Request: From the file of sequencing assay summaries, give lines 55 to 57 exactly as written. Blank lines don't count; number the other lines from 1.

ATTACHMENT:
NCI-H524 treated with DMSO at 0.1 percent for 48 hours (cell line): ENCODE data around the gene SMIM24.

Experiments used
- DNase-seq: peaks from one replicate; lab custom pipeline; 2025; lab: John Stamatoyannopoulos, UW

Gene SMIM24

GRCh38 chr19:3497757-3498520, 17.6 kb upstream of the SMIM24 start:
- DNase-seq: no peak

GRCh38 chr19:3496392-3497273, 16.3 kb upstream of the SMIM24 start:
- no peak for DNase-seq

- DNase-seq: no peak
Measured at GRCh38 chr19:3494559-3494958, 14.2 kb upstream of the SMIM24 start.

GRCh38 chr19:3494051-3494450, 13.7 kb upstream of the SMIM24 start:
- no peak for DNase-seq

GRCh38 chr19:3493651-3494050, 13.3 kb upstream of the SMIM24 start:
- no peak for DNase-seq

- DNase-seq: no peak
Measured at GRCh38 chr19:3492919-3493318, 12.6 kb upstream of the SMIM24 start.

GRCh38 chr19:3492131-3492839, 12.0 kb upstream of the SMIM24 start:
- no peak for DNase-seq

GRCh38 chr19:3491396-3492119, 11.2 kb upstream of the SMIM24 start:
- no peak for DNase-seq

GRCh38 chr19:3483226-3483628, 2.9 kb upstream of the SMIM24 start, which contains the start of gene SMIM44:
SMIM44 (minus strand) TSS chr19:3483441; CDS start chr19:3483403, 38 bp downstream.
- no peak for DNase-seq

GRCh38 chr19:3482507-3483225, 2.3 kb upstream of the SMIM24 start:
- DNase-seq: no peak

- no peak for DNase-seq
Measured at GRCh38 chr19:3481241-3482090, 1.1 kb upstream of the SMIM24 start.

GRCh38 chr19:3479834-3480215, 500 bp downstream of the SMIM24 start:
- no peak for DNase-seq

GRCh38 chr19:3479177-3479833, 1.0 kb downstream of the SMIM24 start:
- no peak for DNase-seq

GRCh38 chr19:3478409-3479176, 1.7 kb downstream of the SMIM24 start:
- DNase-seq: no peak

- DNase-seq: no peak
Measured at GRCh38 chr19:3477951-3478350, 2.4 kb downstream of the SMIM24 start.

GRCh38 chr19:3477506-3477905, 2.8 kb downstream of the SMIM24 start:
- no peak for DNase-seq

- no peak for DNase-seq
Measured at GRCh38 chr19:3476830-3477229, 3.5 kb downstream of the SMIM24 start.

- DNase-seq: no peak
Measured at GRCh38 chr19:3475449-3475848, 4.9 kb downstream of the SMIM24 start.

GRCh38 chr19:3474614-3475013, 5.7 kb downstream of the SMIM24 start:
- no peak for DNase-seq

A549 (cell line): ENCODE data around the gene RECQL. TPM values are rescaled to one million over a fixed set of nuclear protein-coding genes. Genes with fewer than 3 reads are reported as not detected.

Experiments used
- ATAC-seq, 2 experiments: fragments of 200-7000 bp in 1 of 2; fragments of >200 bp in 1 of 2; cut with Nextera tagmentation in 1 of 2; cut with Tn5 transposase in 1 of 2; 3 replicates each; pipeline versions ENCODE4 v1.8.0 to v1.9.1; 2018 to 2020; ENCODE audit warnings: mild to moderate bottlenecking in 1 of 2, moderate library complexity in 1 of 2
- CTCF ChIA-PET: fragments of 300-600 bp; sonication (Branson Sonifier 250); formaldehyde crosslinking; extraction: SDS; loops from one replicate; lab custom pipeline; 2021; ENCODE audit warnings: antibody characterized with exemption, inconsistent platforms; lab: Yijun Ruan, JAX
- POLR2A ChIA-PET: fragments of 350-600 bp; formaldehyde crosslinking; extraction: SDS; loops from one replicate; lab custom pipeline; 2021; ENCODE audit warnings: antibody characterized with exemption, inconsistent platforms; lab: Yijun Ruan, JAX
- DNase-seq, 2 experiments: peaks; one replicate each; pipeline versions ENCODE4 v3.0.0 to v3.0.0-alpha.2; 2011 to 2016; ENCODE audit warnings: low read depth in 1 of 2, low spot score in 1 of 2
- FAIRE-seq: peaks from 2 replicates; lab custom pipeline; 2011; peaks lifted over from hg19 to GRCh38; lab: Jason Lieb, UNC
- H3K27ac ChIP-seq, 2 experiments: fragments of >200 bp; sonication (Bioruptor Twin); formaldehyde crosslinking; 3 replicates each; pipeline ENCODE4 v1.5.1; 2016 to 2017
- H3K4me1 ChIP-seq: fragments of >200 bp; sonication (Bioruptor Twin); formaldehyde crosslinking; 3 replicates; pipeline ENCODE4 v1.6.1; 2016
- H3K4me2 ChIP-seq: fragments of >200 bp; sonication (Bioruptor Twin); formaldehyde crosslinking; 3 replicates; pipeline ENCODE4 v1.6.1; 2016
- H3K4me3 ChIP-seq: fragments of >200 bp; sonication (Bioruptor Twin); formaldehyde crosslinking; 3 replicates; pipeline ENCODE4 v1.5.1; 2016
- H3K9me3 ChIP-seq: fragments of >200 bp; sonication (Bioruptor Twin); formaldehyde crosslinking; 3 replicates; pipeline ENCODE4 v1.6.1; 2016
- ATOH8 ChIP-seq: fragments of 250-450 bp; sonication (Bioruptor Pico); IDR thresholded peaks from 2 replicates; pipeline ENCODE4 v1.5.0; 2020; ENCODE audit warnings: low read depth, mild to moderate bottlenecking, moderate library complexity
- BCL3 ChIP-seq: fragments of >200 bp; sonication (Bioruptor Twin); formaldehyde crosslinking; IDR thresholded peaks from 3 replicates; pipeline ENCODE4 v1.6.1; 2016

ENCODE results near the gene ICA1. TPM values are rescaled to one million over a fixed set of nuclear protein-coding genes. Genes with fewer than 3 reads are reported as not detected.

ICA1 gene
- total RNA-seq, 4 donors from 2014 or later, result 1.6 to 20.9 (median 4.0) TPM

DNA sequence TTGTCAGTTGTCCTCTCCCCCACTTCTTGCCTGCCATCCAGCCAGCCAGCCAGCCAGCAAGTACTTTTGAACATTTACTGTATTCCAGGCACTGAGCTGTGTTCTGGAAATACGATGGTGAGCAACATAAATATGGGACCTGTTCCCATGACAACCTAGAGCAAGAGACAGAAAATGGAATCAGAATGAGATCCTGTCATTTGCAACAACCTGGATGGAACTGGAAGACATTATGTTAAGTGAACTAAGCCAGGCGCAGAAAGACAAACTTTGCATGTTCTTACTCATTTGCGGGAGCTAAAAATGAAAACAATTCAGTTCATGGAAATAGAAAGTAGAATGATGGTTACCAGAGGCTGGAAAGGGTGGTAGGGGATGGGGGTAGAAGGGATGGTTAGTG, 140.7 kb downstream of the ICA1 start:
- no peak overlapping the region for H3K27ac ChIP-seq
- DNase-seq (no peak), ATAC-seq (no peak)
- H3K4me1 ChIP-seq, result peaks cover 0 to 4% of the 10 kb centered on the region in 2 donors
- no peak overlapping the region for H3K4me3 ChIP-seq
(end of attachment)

- H3K9me3 ChIP-seq: fragments of >200 bp; sonication (Bioruptor Twin); formaldehyde crosslinking; 3 replicates; pipeline ENCODE4 v1.6.1; 2016
- ATOH8 ChIP-seq: fragments of 250-450 bp; sonication (Bioruptor Pico); IDR thresholded peaks from 2 replicates; pipeline ENCODE4 v1.5.0; 2020; ENCODE audit warnings: low read depth, mild to moderate bottlenecking, moderate library complexity
- BCL3 ChIP-seq: fragments of >200 bp; sonication (Bioruptor Twin); formaldehyde crosslinking; IDR thresholded peaks from 3 replicates; pipeline ENCODE4 v1.6.1; 2016